Curse of the Green Gold View Story | Overview

New Caledonia – Curse of the Green Gold
November 2007
A handful of fish versus a three-billion-dollar project: an uneven fight. Yet a classical conflict, caused by our hunger for ressources. The island of New Caledonia, former French colony and still part French territory, holds more than a fifth of the world's nickel ressources. Nickel is a rare and expensive mineral, essential for the production of stainless steel. It is so much sought-after that high-energy open cast mining in previously untouched environments seems a completely reasonable option for multinationals Falconbridge and Vale Inco.
Completely reasonable, yet, seems to the Kanak to oppose these plans. New Caledonia's natives live off their land and with it, and it is holy to them. It makes sense to them not to destroy their neighbourhood, maybe pretty much in the same way it makes sense to the CEO of one multinational or the other to destroy that very neighbourhood, only that it's not his, and he's never been there. The Kanak, of course, appreciate certain lifestyle conveniences such as cars, freezers and TV, yet they keep a deep respect for nature. They talk to their ancestors, and they frequently ask them before taking decisions, and their ancestors might live in any tree along the way. So you don't want to cut down that very tree in a thoughtless kind of way.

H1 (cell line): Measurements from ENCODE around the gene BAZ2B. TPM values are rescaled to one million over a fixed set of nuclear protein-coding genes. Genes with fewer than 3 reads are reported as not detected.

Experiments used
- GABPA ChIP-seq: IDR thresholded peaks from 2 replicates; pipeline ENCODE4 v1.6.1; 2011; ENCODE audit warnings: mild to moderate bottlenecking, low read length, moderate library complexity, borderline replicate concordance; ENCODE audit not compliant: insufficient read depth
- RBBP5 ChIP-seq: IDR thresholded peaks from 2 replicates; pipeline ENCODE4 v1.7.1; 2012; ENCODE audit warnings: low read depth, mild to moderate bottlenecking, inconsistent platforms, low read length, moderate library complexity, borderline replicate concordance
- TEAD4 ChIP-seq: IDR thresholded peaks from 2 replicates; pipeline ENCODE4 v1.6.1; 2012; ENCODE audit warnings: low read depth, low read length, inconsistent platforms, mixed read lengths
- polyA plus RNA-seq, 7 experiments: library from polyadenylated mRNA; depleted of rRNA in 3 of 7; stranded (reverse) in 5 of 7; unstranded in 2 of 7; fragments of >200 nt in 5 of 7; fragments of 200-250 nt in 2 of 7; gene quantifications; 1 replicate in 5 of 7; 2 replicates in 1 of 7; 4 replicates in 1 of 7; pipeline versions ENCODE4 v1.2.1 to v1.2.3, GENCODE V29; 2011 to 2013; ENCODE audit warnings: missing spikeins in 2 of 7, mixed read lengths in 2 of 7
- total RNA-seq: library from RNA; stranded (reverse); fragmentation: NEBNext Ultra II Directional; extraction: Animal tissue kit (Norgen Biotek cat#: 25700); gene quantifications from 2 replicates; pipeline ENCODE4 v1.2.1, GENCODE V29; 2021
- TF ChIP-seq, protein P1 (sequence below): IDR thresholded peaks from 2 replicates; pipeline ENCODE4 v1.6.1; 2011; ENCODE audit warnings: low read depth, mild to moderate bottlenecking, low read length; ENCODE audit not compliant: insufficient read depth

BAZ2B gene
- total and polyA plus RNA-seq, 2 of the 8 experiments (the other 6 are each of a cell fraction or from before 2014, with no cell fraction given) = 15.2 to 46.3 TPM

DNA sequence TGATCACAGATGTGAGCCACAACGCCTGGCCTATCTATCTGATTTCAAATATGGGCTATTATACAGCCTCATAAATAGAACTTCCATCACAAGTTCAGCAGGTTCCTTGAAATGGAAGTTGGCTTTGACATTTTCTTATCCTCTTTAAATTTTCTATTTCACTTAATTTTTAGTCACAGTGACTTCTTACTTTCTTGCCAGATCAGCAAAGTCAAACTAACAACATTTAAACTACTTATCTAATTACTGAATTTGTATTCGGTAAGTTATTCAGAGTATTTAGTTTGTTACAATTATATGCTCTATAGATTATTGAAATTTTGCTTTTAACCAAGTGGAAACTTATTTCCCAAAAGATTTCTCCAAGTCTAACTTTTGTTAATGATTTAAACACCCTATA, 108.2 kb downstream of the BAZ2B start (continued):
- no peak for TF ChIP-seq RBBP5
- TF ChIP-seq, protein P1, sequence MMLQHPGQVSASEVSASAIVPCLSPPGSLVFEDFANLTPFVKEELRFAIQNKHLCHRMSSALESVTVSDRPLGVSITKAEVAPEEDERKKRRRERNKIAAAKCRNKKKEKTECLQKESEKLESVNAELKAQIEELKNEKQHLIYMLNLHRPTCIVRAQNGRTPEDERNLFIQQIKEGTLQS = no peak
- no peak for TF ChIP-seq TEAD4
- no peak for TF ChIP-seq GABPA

The Kanak know that they won't defeat the multinational companies, and they had their fair share of fights with French riot police. Still, they don't want to watch on as the Government sell out their land, and they don't want to be paid in petty jobs for the destruction of their livelihood whilst others make billions of it.

New Caledonia – Curse of the Green Gold
November 2007
A handful of fish versus a three-billion-dollar project: an uneven fight. Yet a classical conflict, caused by our hunger for ressources. The island of New Caledonia, former French colony and still part French territory, holds more than a fifth of the world's nickel ressources. Nickel is a rare and expensive mineral, essential for the production of stainless steel. It is so much sought-after that high-energy open cast mining in previously untouched environments seems a completely reasonable option for multinationals Falconbridge and Vale Inco.
Completely reasonable, yet, seems to the Kanak to oppose these plans. New Caledonia's natives live off their land and with it, and it is holy to them. It makes sense to them not to destroy their neighbourhood, maybe pretty much in the same way it makes sense to the CEO of one multinational or the other to destroy that very neighbourhood, only that it's not his, and he's never been there. The Kanak, of course, appreciate certain lifestyle conveniences such as cars, freezers and TV, yet they keep a deep respect for nature. They talk to their ancestors, and they frequently ask them before taking decisions, and their ancestors might live in any tree along the way. So you don't want to cut down that very tree in a thoughtless kind of way.
The Kanak know that they won't defeat the multinational companies, and they had their fair share of fights with French riot police. Still, they don't want to watch on as the Government sell out their land, and they don't want to be paid in petty jobs for the destruction of their livelihood whilst others make billions of it.

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